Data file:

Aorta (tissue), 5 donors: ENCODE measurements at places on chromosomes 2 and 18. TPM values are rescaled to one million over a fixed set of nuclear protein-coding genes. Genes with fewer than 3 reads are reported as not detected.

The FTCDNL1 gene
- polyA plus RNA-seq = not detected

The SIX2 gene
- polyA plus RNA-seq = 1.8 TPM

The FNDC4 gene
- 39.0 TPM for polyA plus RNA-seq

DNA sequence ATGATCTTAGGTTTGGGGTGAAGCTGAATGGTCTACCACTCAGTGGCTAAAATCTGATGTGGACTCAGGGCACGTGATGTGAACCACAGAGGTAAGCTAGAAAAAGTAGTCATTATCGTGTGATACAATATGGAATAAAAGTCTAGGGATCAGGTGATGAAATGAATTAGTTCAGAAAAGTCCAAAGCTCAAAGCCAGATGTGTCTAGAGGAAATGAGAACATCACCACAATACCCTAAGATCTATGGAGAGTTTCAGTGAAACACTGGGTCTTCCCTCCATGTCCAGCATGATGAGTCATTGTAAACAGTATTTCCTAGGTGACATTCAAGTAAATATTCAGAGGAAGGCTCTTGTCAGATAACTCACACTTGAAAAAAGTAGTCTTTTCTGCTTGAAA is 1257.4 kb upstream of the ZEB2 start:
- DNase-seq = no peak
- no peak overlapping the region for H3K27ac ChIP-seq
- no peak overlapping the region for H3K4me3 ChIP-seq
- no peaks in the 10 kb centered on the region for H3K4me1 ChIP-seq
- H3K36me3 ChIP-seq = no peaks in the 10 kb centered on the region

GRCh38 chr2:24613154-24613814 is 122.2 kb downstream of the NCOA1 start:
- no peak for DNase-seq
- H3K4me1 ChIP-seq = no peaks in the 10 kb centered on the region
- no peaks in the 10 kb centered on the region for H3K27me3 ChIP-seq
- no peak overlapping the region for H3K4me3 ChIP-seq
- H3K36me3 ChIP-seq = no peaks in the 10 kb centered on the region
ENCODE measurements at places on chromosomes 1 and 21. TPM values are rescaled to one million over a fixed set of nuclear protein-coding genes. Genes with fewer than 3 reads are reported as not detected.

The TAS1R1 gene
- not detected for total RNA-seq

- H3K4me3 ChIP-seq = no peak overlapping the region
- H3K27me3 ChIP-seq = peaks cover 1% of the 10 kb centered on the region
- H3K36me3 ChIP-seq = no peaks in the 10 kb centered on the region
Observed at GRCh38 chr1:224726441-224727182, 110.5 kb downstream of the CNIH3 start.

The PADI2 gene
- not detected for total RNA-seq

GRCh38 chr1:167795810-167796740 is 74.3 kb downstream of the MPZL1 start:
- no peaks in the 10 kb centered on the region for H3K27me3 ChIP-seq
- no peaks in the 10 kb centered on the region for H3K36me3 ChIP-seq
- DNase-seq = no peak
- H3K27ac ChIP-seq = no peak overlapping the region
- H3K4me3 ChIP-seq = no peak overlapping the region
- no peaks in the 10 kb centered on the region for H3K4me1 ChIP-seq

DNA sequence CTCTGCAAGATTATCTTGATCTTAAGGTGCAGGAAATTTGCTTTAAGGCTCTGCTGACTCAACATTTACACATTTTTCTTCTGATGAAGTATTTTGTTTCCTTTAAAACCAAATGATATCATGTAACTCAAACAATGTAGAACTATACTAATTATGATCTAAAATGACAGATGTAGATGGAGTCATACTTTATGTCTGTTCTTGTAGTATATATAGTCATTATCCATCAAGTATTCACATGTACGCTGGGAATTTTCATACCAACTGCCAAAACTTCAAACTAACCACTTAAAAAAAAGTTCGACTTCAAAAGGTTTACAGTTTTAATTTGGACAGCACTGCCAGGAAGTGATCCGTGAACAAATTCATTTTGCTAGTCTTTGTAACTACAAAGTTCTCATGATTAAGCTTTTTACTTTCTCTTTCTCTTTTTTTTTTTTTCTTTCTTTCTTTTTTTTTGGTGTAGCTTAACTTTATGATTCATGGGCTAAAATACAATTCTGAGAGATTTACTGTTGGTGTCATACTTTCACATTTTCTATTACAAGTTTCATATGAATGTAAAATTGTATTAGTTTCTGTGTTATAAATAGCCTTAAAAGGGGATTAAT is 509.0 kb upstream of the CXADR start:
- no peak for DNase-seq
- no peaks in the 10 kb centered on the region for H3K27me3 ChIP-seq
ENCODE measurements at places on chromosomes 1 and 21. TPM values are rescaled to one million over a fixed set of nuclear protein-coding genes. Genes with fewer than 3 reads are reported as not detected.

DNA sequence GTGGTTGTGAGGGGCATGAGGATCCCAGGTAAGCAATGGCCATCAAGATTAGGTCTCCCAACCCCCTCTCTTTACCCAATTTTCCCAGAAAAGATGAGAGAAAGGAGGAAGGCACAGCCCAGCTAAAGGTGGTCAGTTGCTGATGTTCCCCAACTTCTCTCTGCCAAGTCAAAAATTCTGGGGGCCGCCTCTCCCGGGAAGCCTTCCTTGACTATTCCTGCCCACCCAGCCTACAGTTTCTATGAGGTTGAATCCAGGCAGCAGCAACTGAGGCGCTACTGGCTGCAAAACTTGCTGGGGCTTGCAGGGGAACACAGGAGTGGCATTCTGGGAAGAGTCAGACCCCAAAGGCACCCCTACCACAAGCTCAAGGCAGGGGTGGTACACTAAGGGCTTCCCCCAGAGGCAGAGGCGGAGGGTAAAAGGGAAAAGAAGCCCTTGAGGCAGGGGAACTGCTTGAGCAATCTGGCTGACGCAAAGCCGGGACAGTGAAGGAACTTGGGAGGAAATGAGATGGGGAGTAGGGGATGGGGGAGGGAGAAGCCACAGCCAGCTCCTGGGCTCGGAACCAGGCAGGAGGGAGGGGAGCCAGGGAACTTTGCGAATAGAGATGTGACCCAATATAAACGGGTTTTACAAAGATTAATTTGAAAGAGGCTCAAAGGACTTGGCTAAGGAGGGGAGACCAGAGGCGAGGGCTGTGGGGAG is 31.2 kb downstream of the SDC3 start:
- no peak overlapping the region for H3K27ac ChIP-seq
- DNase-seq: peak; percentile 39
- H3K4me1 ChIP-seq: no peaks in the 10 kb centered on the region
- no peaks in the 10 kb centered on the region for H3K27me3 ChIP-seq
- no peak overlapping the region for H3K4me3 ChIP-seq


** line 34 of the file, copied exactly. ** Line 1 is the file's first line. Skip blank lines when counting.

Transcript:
- H3K4me3 ChIP-seq = no peak overlapping the region